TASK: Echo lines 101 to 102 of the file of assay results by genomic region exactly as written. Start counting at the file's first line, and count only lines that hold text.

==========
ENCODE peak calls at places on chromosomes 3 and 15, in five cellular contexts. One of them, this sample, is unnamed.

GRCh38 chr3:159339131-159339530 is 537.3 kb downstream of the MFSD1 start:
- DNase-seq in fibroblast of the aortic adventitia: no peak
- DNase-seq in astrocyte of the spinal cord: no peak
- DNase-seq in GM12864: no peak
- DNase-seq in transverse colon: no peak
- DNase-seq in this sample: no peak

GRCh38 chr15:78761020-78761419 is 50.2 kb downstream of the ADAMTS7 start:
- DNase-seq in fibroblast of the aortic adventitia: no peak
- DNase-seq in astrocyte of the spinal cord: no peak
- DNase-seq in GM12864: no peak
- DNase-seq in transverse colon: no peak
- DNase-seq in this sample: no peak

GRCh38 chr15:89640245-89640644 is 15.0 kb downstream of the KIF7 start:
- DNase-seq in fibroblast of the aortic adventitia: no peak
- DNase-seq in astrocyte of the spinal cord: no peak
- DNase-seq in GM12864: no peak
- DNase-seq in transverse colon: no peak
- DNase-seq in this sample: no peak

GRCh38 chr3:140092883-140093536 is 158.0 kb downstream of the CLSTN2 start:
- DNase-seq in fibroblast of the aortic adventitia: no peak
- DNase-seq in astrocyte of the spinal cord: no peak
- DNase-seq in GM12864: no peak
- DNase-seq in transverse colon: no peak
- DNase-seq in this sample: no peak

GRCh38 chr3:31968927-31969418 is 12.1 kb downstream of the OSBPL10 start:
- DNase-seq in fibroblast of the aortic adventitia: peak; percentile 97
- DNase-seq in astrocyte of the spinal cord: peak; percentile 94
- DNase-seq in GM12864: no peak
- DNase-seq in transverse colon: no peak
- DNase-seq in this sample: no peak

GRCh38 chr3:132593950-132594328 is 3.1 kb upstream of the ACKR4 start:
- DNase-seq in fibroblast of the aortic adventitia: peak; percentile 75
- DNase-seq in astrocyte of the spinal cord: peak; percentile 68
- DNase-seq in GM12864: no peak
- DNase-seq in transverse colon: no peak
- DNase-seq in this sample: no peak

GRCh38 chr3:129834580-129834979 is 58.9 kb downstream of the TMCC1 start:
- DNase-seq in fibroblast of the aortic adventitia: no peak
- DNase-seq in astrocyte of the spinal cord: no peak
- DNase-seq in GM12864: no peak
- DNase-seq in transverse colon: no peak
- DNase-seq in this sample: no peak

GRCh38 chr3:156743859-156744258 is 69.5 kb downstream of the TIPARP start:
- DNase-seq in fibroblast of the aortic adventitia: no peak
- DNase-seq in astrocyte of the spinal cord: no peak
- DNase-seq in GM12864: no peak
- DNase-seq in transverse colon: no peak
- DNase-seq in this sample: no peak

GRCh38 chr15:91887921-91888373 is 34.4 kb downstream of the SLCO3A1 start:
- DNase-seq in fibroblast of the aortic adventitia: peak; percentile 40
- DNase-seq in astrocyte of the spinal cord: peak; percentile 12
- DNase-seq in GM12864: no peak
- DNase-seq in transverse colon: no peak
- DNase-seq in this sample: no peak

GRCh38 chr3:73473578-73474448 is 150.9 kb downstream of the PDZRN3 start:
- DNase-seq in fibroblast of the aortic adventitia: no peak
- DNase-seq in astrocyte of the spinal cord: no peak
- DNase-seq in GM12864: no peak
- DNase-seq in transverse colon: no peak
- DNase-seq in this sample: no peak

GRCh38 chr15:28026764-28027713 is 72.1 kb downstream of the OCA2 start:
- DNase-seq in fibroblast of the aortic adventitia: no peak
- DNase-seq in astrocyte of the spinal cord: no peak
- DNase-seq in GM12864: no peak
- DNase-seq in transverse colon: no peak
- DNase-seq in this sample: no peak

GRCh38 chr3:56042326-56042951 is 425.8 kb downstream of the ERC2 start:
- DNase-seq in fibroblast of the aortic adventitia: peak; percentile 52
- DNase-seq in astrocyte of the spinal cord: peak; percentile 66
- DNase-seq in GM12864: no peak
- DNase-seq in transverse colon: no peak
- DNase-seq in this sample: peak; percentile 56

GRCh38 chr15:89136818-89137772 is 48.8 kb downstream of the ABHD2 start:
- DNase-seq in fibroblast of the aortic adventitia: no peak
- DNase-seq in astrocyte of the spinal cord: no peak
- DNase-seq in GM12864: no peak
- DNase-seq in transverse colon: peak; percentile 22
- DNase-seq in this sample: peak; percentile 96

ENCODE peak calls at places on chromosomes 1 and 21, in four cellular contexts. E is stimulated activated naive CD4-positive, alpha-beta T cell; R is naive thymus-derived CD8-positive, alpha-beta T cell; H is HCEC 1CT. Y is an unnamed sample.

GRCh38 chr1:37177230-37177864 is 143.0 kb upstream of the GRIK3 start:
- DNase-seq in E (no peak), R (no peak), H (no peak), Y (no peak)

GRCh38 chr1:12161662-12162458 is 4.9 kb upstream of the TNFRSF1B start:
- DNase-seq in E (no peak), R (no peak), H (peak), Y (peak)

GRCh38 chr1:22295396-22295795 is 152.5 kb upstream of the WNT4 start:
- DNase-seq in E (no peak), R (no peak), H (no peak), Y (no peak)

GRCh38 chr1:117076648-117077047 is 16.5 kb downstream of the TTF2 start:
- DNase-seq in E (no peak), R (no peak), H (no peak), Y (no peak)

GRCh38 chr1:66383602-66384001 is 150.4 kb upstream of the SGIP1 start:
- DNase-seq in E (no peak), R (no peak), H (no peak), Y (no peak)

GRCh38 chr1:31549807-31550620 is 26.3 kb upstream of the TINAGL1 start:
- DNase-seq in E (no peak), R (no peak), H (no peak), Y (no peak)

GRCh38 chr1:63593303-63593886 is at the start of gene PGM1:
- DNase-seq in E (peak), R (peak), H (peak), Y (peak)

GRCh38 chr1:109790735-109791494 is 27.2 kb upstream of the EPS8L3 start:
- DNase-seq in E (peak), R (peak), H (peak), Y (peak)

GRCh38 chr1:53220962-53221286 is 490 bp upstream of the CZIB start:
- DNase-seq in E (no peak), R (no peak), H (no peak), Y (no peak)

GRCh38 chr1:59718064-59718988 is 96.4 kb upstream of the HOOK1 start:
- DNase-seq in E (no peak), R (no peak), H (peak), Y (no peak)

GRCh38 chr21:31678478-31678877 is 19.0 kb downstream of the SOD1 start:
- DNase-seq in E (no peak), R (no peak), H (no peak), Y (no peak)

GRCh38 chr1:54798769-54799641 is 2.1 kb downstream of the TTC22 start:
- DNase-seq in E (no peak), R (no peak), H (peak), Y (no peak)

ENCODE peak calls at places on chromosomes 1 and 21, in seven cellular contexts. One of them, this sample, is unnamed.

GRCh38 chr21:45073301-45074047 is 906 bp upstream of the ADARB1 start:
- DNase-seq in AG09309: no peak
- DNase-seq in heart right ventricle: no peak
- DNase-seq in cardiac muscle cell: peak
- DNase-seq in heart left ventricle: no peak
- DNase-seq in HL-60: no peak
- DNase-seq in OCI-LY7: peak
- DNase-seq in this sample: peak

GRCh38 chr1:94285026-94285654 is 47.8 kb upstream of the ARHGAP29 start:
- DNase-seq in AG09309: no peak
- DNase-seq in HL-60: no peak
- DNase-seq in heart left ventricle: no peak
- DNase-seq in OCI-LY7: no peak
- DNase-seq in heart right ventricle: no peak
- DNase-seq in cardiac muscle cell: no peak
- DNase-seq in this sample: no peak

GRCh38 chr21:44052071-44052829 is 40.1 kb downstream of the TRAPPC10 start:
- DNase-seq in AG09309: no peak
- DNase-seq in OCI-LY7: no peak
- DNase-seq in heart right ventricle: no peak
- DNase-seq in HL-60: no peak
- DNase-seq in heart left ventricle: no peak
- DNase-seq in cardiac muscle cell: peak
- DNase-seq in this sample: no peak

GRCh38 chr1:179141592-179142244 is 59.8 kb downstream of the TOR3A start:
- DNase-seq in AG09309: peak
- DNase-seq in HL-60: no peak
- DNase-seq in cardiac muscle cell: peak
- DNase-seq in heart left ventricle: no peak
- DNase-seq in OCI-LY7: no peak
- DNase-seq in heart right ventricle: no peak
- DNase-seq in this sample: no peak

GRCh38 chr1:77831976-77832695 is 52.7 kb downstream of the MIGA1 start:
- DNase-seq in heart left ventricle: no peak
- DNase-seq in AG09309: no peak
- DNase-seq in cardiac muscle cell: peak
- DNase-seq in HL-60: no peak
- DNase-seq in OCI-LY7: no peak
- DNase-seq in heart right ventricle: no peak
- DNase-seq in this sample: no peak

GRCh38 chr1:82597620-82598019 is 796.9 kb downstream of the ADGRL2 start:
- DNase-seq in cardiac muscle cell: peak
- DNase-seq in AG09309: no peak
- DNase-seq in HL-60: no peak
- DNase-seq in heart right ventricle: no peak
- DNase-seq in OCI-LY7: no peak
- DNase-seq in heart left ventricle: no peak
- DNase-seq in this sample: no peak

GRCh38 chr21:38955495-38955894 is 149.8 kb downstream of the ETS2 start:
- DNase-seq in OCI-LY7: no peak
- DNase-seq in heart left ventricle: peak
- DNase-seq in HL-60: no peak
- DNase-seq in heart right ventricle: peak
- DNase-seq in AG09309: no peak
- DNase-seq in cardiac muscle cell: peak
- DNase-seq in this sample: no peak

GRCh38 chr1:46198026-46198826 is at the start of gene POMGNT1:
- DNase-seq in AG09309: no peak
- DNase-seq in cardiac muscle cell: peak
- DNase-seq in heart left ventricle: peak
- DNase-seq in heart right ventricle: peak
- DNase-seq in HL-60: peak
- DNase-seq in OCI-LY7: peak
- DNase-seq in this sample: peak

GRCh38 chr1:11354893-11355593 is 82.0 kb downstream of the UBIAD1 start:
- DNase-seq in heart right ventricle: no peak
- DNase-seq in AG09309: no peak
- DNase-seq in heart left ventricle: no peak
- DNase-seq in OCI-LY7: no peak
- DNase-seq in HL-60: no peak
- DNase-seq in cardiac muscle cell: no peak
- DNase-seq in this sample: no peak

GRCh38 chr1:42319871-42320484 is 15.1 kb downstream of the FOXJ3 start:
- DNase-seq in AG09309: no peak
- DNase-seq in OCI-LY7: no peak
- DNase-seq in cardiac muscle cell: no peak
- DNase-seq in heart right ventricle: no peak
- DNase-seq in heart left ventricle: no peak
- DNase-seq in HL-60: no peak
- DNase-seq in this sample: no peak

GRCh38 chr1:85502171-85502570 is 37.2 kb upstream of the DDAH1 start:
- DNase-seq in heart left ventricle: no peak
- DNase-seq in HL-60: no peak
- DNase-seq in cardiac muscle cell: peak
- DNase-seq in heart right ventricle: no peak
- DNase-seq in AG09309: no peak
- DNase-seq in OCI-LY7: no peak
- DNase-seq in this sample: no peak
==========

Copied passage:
GRCh38 chr21:31678478-31678877 is 19.0 kb downstream of the SOD1 start:
- DNase-seq in E (no peak), R (no peak), H (no peak), Y (no peak)